Mauritania's ruling party and Islamist opposition group traded accusations of foul play on Tuesday as the campaign for the west African nation's legislative and local polls drew towards its conclusion.
The governing Union for the Republic (UPR) -- overwhelming favourites to win Saturday's elections -- cast doubts over the funding of Tewassoul, a relatively new party fighting its first election.
"This party has much larger resources than my party. We want to know where these means are coming from," UPR national campaign director Mohamed Mahmoud Ould Jaavar said during a meeting in the capital Nouakchott.
He demanded that Tewassoul leaders "set themselves apart from the Islamists who have committed a lot of damage in the Arab and Muslim world".
"No party has the right to appropriate Islam, which is the religion of all of us, for itself," he added.
Meanwhile Tewassoul, a self-styled moderate party legalised in 2007 that professes to hold different beliefs and goals from Mauritania's jihadist fringe, hit back by accusating the UPR of illegally using public money to fund its electioneering.
Tewassoul campaign chief Cheikhani Ould Beiba Ould Beiba said the UPR was "using the attributes of the state, its material resources, photos of the president and putting pressure on workers and communities to get the support of uninformed people."
"Whatever the extent of all that, you can be sure we will achieve significant results," said Tewassoul leader Jemil Ould Mansour at a party gathering in Nouakchott.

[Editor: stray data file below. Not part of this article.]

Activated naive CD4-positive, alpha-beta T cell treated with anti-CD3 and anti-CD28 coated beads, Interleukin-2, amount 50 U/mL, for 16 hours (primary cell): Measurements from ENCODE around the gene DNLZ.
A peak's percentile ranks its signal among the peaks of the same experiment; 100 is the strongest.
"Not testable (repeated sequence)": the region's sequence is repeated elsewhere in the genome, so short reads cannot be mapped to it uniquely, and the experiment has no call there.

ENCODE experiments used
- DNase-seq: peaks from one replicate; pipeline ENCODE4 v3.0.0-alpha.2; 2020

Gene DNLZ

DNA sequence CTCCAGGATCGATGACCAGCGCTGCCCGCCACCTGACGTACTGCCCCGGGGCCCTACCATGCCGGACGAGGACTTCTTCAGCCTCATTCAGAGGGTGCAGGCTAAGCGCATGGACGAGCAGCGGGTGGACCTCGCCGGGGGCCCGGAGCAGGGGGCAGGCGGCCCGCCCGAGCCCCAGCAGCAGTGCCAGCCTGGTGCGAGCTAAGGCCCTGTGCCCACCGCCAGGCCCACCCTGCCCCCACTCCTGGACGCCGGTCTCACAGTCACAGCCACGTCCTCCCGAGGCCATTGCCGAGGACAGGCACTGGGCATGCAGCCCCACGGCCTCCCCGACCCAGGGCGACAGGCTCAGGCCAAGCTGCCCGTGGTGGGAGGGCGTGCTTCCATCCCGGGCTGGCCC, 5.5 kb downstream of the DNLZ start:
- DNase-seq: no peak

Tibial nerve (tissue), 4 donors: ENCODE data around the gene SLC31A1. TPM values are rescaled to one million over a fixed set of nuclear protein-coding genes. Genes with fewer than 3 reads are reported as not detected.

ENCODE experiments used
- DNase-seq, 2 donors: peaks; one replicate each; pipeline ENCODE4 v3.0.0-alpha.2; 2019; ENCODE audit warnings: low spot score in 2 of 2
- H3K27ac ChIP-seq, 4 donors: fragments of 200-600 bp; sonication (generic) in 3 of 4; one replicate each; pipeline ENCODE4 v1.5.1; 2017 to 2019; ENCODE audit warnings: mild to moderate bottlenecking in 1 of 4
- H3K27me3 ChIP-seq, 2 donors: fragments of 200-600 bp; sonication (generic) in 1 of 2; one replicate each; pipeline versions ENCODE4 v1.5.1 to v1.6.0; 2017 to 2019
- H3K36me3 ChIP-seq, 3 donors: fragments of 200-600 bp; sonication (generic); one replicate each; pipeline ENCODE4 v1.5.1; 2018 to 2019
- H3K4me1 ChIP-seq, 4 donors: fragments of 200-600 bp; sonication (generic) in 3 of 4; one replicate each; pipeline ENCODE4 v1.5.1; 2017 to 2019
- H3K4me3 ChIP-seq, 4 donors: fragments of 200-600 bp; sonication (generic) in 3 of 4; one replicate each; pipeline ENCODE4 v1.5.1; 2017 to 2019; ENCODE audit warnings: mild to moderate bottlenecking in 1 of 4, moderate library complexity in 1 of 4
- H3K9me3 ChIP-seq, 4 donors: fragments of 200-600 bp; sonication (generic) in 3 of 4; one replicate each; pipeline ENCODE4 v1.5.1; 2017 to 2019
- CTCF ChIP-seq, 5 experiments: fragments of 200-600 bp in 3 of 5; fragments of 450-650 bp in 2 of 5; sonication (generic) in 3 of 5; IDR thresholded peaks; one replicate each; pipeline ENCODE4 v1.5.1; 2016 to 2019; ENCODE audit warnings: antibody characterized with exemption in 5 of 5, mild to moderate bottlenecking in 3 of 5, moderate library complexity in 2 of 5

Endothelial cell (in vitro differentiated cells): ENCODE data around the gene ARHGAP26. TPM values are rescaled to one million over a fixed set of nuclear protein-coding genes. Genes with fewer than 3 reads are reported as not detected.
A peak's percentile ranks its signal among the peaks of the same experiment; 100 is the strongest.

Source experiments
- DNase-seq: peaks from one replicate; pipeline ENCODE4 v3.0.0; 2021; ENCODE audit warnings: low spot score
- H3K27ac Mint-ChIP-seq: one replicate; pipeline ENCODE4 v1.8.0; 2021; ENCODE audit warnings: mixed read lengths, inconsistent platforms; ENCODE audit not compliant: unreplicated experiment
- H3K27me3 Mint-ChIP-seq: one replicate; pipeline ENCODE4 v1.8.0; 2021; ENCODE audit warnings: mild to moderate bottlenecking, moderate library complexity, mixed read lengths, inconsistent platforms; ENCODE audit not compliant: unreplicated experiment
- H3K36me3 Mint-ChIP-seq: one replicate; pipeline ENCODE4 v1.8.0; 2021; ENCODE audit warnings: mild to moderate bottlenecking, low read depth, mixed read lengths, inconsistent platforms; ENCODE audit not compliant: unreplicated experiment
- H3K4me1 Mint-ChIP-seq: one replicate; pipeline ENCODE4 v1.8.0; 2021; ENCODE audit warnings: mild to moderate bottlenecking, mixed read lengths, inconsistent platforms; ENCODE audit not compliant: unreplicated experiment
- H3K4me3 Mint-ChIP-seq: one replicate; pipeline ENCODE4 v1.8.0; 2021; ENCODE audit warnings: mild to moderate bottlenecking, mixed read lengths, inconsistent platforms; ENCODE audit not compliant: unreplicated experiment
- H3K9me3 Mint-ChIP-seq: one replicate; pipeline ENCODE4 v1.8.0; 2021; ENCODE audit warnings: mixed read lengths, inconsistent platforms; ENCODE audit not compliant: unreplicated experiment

The UPR is due to stage a large rally on Thursday in the capital, a key battleground where a third of Mauritania's population of 3.4 million people resides.
Mauritania, a mainly Muslim republic and a former French colony, is seen by Western leaders as strategically important in the fight against Al-Qaeda-linked groups within its own borders, in neighbouring Mali and across Africa's Sahel region.
Around a third of its people are eligible to vote in the first parliamentary and local polls since 2006, two years before a coup mounted by junta chief Mohamed Ould Abdel Aziz.
The strongman was elected president in widely disputed polls in 2009.
Around 1,500 candidates have been on the campaign trail since November 7, vying for the leadership of 218 local councils and 147 seats in parliament.
But Tewassoul is the only party in the 11-member Coordination of Democratic Opposition (COD) taking part in what their coalition partners have called an "electoral masquerade".
Thousands of opposition activists marched through Nouakchott earlier this month to protest against the staging of the polls.
Mauritanian police on Monday crushed a second protest by hundreds of COD youth members demanding a boycott of the elections, leaving several with minor injuries.